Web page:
What is formal and informal learning?
Learning that is “given in a systematic planned fashion” is referred to as formal learning. It typically takes place in a face-to-face environment or through an online learning platform, like an LMS, and is planned and supervised by an instructor. For example, consider formal training in the context of new hire onboarding or compliance training in the workplace. These kinds of training require organization, have due dates, and have a clear objective.
At the other end of the spectrum comes informal education. It’s unstructured, frequently unintentional, and takes place outside a typical learning environment. Importantly, it is spontaneous, asynchronous, and self-directed; no simple goals are involved. It may occur whenever and everywhere in your company.
For instance, a coworker may tell you during a conversation that she has discovered a more practical approach to automating a manual process that you may also employ. Even though it wasn’t intentional, you still gained knowledge.
Formal or Informal Learning? Which one to choose?
Choosing between formal and informal ways to learn can be challenging. For instance, online training in law, health, safety, and security is often done formally. On the other hand, online training for customer service, software, or product knowledge may not be formal.
But this is just the beginning of a plan that doesn’t work. Sometimes, the most boring topics call for the most creative ways to deal with them. So, what should you put in your next eLearning course? Think about the five questions below:
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What formal training materials should I cover, like text, video, audio, or graphics?
How, for example, will online training materials help learners reach their goals and improve their skills? How will it meet the needs of business people who want to learn? How can you add informal learning to this task to help you remember it better?
Where can I add a social part to the content? What social media sites do online students use often, and how can you get them to join?
Will watching YouTube videos, for example, get kids to talk to others in the comments or maybe even make videos to share with their friends? Or is the subject matter better suited for blog posts that make you think?
Is there a way to enhance the online training experience by adding non-formal games or simulations?
Remember that every online training exercise should help you reach your goals and not just be fun.
Is one method better for some topics or tasks than another?
Should you, for example, keep teaching your online course on “safe handling practices” in a more formal way to prevent compliance violations? If so, you might be able to improve their practical experience by adding just-in-time materials to the planned activity or online training course.
Is it possible to use microlearning as part of this course?
Make a library of microlearning resources, like short blog posts or group discussions, that corporate learners can use at any time.
Informal learning methods
As informal learning is organic and unplanned, it’s hard to pinpoint how your organization uses it. However, informal learning is happening in your company. Maybe you’re unaware. Learning occurs when an employee Googles methods to improve a procedure or when coworkers discuss a task. However, you may foster informal learning in your workplace. Creating a pool of resources for employees to use as needed supports informal learning. Social learning, whether face-to-face talks, a messaging software like Slack, or an LMS forum, boosts employee learning.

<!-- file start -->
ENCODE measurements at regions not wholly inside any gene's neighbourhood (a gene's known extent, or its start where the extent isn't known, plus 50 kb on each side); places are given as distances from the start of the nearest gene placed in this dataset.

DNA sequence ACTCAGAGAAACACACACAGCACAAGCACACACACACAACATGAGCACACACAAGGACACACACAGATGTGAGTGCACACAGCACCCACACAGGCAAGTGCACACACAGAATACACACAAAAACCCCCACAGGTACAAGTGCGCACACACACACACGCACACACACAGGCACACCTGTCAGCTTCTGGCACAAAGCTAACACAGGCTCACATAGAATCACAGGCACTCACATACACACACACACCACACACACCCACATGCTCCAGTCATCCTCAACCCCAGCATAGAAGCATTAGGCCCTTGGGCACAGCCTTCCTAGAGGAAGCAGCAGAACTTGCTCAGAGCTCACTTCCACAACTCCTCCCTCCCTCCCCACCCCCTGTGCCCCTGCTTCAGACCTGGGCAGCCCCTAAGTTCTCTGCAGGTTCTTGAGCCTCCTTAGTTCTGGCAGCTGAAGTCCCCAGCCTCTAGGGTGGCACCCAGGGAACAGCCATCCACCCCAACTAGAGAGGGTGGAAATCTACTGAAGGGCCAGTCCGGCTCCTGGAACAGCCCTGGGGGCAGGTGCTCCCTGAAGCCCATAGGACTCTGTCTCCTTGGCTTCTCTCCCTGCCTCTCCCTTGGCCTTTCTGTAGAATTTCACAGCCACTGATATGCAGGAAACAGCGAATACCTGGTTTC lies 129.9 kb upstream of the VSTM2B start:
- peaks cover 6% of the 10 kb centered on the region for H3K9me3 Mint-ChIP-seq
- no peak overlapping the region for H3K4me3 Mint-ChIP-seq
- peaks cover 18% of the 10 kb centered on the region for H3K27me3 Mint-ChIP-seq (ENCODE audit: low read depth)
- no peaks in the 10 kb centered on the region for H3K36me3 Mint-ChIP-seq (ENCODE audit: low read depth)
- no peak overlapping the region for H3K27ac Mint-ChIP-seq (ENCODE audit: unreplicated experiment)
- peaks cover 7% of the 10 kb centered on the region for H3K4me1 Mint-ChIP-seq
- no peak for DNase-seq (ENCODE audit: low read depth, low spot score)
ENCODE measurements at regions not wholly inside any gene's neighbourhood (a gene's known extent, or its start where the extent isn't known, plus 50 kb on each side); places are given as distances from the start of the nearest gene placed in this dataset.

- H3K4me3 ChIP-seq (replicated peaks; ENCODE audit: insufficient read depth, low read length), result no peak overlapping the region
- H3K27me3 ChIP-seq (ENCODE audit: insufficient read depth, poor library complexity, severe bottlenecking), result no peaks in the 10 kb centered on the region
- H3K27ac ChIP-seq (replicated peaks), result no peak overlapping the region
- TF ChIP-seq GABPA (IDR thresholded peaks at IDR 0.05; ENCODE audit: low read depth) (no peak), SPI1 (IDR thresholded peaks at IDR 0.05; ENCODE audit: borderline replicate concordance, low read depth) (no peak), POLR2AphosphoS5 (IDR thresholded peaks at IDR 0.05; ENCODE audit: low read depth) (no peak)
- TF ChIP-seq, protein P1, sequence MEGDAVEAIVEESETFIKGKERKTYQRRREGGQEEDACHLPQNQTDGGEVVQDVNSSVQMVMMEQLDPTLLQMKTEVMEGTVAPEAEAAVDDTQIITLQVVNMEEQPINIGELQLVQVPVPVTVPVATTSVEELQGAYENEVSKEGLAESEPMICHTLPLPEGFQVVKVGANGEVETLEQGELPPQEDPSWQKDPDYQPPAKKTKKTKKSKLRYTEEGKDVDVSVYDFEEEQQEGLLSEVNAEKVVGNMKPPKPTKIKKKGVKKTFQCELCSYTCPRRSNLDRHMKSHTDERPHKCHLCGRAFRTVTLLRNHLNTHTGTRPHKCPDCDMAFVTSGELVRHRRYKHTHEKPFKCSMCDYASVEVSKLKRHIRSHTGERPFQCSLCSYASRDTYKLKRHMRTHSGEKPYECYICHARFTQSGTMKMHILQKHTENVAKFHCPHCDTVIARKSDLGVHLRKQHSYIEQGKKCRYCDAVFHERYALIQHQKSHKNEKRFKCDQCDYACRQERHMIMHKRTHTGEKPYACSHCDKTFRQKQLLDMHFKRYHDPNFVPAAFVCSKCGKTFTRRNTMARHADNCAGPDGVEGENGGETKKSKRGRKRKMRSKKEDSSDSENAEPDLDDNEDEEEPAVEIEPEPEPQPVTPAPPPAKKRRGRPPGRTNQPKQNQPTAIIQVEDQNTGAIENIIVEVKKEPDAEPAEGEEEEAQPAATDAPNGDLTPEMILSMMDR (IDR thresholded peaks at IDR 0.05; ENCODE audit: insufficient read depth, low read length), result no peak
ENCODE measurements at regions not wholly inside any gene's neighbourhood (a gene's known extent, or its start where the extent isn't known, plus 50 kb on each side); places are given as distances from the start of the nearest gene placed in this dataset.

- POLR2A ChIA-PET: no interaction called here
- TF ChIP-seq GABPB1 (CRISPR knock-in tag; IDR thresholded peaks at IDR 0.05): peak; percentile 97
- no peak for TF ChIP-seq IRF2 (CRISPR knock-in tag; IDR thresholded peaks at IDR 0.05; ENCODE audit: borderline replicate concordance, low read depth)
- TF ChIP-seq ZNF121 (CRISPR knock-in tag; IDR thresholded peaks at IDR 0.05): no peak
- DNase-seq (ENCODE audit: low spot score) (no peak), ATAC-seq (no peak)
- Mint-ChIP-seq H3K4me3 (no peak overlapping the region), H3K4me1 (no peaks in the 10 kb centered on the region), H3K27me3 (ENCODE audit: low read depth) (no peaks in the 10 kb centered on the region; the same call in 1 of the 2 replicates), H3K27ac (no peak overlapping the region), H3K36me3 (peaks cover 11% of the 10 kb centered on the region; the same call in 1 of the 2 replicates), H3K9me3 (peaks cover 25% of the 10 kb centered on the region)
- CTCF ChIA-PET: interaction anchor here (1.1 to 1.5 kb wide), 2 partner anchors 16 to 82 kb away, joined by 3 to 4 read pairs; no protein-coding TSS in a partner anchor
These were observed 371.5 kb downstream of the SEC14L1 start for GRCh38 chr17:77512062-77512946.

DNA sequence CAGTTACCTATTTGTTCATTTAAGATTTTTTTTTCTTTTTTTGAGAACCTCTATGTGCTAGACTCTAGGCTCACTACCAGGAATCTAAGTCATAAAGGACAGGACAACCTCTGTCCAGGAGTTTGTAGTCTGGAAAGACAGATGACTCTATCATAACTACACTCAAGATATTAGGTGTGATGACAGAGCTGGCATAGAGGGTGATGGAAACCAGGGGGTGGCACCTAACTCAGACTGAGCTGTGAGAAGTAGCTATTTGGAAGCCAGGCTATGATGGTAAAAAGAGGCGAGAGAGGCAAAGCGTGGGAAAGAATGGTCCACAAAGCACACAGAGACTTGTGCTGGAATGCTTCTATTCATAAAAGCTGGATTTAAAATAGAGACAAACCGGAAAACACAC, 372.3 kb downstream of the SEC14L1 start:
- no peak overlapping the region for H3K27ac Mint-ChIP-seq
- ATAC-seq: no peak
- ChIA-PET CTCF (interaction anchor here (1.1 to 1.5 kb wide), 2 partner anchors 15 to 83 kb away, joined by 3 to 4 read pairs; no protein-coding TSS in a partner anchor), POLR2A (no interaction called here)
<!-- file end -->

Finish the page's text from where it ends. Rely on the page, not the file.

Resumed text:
When are formal and informal learning techniques appropriate?
Formal and informal learning aren’t mutually incompatible in business learning methodologies. Each has benefits and roles in your company. Just use the correct procedure. There are rules for choosing the right one. Is the training measurable? Yes, for compliance, onboarding, job, soft, and product training.
These courses impact your business’s success, so ensuring your employees have the knowledge they need to do their jobs well is an important metric to track. Informal learning is often used for “good to know” content.
Nurture conversations and encourage autonomous learning so employees may learn on their own. You decide what knowledge processes your organization needs. Successful firms prioritize learning in whatever form.
Combining informal methods with formal training
Online training is available 24/7. Corporate learners can choose how to interact with training information. How can you hold their attention?
Corporate training has to engage business learners with engaging training content and design. Else they lose the learner’s attention. Blended learning is most effective when informal methods reinforce formal components.
Adding everyday learning aspects lets corporate learners practice securely and more precisely. They can absorb information and then try (and fail) risk-free. They can also learn from their colleagues outside of formal instruction.
Formal training has a place in an organization’s performance support framework. However, informal learning support is an addition to formal programs, not a replacement. As learning and performance professionals, we must master performance support.
Thanks to the integrated approach to eLearning, users can feel at ease in their surroundings while engaging in learning in a real-world setting. You may freshly approach design considerations if you can get that blend for your training content just right.
Every online training course you create should try to include a variety of methodologies in a balanced way. But, of course, it’s up to you to decide. Keep in mind that it’s crucial to cater to everyone’s preferences in online training.